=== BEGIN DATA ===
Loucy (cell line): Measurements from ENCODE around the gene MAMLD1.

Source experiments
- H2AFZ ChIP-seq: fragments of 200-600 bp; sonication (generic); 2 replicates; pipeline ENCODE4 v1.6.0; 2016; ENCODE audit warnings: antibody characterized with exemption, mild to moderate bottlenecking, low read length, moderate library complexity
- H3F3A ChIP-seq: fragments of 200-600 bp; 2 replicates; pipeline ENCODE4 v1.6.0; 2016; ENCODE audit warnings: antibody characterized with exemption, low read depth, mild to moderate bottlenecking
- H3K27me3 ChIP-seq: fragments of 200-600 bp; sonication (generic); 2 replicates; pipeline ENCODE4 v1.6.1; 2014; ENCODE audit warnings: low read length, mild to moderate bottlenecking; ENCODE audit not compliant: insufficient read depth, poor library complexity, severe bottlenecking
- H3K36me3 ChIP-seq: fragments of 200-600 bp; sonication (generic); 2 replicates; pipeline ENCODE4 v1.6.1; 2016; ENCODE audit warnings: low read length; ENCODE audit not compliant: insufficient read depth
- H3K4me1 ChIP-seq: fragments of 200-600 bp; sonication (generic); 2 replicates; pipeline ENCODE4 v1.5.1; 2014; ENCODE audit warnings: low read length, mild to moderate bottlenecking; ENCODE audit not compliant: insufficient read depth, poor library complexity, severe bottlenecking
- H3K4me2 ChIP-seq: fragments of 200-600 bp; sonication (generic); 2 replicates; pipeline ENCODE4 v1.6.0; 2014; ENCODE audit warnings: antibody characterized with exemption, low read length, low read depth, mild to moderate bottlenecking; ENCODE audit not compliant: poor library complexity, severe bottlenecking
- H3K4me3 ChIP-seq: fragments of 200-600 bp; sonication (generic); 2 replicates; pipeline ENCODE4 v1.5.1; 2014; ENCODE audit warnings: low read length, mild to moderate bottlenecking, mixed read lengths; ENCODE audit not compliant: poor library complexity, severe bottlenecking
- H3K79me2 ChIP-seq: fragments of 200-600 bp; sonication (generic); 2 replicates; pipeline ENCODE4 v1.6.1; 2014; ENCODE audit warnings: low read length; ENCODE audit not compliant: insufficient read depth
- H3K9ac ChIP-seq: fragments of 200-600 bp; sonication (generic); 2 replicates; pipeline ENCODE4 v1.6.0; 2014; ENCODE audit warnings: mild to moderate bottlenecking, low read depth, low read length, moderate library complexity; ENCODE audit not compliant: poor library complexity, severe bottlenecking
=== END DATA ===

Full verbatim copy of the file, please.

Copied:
Loucy (cell line): Measurements from ENCODE around the gene MAMLD1.

Source experiments
- H2AFZ ChIP-seq: fragments of 200-600 bp; sonication (generic); 2 replicates; pipeline ENCODE4 v1.6.0; 2016; ENCODE audit warnings: antibody characterized with exemption, mild to moderate bottlenecking, low read length, moderate library complexity
- H3F3A ChIP-seq: fragments of 200-600 bp; 2 replicates; pipeline ENCODE4 v1.6.0; 2016; ENCODE audit warnings: antibody characterized with exemption, low read depth, mild to moderate bottlenecking
- H3K27me3 ChIP-seq: fragments of 200-600 bp; sonication (generic); 2 replicates; pipeline ENCODE4 v1.6.1; 2014; ENCODE audit warnings: low read length, mild to moderate bottlenecking; ENCODE audit not compliant: insufficient read depth, poor library complexity, severe bottlenecking
- H3K36me3 ChIP-seq: fragments of 200-600 bp; sonication (generic); 2 replicates; pipeline ENCODE4 v1.6.1; 2016; ENCODE audit warnings: low read length; ENCODE audit not compliant: insufficient read depth
- H3K4me1 ChIP-seq: fragments of 200-600 bp; sonication (generic); 2 replicates; pipeline ENCODE4 v1.5.1; 2014; ENCODE audit warnings: low read length, mild to moderate bottlenecking; ENCODE audit not compliant: insufficient read depth, poor library complexity, severe bottlenecking
- H3K4me2 ChIP-seq: fragments of 200-600 bp; sonication (generic); 2 replicates; pipeline ENCODE4 v1.6.0; 2014; ENCODE audit warnings: antibody characterized with exemption, low read length, low read depth, mild to moderate bottlenecking; ENCODE audit not compliant: poor library complexity, severe bottlenecking
- H3K4me3 ChIP-seq: fragments of 200-600 bp; sonication (generic); 2 replicates; pipeline ENCODE4 v1.5.1; 2014; ENCODE audit warnings: low read length, mild to moderate bottlenecking, mixed read lengths; ENCODE audit not compliant: poor library complexity, severe bottlenecking
- H3K79me2 ChIP-seq: fragments of 200-600 bp; sonication (generic); 2 replicates; pipeline ENCODE4 v1.6.1; 2014; ENCODE audit warnings: low read length; ENCODE audit not compliant: insufficient read depth
- H3K9ac ChIP-seq: fragments of 200-600 bp; sonication (generic); 2 replicates; pipeline ENCODE4 v1.6.0; 2014; ENCODE audit warnings: mild to moderate bottlenecking, low read depth, low read length, moderate library complexity; ENCODE audit not compliant: poor library complexity, severe bottlenecking